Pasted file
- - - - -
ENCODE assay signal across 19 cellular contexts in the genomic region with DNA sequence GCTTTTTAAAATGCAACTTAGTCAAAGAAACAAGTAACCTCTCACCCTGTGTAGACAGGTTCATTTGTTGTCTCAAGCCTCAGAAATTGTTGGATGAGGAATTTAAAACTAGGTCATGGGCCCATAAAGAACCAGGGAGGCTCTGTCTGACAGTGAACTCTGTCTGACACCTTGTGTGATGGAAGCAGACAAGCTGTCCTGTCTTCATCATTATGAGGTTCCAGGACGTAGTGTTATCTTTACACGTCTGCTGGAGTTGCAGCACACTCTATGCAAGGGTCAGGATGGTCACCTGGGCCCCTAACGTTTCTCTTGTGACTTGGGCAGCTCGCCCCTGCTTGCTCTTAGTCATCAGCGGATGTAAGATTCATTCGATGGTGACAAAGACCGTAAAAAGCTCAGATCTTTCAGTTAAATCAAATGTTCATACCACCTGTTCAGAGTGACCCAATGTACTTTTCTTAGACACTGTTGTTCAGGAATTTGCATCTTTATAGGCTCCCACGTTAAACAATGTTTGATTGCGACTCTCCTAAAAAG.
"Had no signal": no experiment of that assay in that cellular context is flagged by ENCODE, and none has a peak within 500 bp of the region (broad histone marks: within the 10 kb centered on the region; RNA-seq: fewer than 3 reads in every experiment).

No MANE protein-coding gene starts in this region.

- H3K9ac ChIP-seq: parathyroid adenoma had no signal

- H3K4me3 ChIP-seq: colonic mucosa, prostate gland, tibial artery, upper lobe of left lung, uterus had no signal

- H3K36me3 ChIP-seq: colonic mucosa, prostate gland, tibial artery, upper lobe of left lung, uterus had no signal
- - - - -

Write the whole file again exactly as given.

ENCODE assay signal across 19 cellular contexts in the genomic region with DNA sequence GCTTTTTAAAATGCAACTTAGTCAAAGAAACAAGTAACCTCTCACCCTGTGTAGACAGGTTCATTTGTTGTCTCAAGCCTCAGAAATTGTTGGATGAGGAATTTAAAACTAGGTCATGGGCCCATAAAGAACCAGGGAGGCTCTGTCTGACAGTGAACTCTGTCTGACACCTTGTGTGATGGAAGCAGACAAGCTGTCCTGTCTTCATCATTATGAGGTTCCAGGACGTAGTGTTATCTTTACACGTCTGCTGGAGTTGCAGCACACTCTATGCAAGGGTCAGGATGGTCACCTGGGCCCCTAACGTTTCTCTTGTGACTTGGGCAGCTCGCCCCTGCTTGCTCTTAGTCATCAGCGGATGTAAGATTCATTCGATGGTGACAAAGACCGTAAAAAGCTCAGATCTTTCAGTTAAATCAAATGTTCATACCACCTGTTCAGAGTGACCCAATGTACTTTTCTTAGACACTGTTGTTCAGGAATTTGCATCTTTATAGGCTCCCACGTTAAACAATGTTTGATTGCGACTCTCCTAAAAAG.
"Had no signal": no experiment of that assay in that cellular context is flagged by ENCODE, and none has a peak within 500 bp of the region (broad histone marks: within the 10 kb centered on the region; RNA-seq: fewer than 3 reads in every experiment).

No MANE protein-coding gene starts in this region.

- H3K9ac ChIP-seq: parathyroid adenoma had no signal

- H3K4me3 ChIP-seq: colonic mucosa, prostate gland, tibial artery, upper lobe of left lung, uterus had no signal

- H3K36me3 ChIP-seq: colonic mucosa, prostate gland, tibial artery, upper lobe of left lung, uterus had no signal